It is not unlawful for an employer to deal unfairly with an employee because he or she has a criminal record. This applies to a decision whether or not to offer employment to an employee with a criminal record. There are many employment positions where a particular criminal conviction may render the employee unsuitable for particular employment, for example illicit drug consumption by a prospective pilot or sexual misconduct with children in the case of a teacher. That is self evident.
However, it does not follow that a person with a minor convcition for dishonesty cannot make a career as a bank officer, and a person with even an appalling driving history in his or her youth would not mean that the person would not make an outstanding police officer.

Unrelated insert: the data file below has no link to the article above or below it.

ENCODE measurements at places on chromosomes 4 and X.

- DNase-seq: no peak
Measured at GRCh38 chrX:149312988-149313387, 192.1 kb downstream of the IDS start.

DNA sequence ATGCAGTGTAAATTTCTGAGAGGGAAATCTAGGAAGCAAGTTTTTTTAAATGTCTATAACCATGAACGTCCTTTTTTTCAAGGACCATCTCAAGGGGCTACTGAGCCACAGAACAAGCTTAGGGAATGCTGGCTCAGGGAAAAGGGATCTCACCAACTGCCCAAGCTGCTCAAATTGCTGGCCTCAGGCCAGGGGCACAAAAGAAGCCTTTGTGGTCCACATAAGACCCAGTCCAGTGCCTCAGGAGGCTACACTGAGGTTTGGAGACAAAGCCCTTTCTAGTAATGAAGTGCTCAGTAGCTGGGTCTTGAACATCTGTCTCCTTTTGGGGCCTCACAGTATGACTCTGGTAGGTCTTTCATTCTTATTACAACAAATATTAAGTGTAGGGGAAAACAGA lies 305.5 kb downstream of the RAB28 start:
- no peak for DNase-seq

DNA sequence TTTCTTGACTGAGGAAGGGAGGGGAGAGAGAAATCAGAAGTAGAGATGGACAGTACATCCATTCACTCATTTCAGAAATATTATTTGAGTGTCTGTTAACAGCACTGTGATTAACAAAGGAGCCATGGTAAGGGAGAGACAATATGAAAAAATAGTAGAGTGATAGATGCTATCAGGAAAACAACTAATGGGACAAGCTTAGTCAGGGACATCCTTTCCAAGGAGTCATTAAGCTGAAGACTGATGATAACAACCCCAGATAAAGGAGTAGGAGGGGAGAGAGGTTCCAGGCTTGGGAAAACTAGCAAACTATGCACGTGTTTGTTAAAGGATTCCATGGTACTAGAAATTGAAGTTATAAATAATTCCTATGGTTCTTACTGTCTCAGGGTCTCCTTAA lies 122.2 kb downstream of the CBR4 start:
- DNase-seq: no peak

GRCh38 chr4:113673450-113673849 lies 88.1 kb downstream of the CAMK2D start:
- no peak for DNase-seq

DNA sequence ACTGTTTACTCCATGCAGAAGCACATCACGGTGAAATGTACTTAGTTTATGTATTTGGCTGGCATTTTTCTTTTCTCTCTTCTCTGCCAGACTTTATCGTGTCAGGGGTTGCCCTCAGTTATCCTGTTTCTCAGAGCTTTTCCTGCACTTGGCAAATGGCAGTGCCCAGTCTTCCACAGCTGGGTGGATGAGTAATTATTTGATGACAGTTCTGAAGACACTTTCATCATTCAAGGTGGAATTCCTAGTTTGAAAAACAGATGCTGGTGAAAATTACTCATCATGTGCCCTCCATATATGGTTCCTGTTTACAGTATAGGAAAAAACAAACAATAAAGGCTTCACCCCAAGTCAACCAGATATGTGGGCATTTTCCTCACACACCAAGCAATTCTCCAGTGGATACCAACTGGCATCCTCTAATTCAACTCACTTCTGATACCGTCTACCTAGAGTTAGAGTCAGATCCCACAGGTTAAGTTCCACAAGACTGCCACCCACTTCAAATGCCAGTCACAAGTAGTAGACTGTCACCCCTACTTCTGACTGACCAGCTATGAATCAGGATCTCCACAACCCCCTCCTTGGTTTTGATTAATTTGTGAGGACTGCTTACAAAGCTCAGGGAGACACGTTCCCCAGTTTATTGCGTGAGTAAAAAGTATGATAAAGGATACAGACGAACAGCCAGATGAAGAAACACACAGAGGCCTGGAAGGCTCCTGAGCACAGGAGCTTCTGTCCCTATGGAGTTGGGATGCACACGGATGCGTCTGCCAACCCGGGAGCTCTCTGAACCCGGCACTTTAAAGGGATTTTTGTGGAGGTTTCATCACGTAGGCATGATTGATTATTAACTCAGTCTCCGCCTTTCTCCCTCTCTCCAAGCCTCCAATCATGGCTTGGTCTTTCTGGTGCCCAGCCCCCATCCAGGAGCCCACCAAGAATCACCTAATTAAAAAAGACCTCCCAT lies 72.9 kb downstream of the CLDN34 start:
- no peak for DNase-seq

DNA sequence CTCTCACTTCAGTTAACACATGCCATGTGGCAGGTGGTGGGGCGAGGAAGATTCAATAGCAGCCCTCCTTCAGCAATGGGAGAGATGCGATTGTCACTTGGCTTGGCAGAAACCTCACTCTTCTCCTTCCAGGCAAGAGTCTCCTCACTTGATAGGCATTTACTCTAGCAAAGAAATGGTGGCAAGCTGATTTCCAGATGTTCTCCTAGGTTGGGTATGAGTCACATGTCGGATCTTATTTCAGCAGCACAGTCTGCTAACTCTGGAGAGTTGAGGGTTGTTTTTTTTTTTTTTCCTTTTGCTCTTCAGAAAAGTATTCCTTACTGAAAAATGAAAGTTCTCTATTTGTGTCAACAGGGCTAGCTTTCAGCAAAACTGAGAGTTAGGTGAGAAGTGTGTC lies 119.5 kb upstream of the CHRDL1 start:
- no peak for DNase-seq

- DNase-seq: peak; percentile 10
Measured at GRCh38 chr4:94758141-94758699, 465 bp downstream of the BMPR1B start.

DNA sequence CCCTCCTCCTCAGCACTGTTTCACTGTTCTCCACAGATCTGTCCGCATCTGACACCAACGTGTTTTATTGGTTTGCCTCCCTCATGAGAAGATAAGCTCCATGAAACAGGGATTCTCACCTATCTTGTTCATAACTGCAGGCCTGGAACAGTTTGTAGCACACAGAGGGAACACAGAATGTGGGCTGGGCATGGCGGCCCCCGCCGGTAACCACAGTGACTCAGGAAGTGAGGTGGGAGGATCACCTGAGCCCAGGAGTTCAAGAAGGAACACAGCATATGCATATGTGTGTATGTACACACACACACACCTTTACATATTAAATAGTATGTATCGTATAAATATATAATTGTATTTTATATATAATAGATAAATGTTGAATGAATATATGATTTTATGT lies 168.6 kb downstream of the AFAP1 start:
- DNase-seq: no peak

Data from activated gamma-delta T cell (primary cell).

The Fair Work Act does not prohibit discrimination on the grounds of a criminal record, although it is unlawful to do so in Tasmania and the Northern Territory.
The Humans Rights and Equal Opportunity Commission (HEROC) is a federal body and it is empowered to conduct compulsory conciliation where a complaint of discrimination on the ground of a criminal record is made to it. However it cannot arbitrate a dispute and is therefore a toothless tiger.
Having said all of this, the point should be made though that the dismissal of an employee based on his or her having sustained a criminal conviction may well be held to be an unfair dismissal.
Curiously perhaps it is not unlawful to take adverse action against an employee for a criminal convicition because that is not a prohibited ground by the Fair Work Act.